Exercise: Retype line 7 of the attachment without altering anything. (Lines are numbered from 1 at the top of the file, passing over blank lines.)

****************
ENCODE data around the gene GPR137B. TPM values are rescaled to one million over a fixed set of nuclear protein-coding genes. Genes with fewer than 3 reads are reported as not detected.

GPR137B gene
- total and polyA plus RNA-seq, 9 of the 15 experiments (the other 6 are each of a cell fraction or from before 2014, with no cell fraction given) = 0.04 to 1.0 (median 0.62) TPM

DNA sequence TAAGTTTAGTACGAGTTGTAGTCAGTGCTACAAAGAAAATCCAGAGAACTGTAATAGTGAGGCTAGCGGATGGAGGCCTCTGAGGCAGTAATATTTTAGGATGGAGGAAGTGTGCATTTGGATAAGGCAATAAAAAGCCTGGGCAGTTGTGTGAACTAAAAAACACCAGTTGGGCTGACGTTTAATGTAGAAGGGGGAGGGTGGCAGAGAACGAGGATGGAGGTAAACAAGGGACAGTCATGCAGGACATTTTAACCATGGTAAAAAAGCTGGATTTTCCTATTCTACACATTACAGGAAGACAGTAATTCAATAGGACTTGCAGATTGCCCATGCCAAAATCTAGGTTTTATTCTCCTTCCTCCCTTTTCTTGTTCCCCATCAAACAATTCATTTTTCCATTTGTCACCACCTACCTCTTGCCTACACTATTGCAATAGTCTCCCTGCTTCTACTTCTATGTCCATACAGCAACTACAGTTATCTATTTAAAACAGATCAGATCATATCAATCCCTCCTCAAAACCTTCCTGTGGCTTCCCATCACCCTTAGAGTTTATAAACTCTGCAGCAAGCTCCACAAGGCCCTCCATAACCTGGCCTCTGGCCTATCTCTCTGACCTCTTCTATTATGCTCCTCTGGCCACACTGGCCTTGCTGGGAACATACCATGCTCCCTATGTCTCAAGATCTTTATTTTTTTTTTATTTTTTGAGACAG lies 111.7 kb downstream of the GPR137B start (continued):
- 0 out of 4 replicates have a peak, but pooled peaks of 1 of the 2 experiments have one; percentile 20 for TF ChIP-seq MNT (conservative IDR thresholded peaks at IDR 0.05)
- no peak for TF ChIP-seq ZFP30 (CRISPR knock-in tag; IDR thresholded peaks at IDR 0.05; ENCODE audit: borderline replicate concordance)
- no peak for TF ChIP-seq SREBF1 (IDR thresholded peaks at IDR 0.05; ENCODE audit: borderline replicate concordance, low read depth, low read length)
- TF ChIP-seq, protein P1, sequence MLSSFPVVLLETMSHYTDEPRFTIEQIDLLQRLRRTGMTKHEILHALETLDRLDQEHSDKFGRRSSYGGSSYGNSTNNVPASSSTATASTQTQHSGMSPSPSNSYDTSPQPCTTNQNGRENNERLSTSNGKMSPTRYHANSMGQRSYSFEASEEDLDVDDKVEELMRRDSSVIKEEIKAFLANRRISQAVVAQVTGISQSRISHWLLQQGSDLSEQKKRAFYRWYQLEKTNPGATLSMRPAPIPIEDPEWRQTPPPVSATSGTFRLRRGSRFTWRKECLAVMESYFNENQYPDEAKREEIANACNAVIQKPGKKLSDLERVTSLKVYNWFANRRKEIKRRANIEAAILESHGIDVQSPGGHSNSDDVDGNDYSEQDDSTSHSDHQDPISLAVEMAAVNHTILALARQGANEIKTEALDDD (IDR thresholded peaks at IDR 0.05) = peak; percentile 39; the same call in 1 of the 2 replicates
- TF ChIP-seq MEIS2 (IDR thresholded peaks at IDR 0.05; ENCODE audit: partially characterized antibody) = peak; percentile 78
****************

- no peak for TF ChIP-seq SREBF1 (IDR thresholded peaks at IDR 0.05; ENCODE audit: borderline replicate concordance, low read depth, low read length)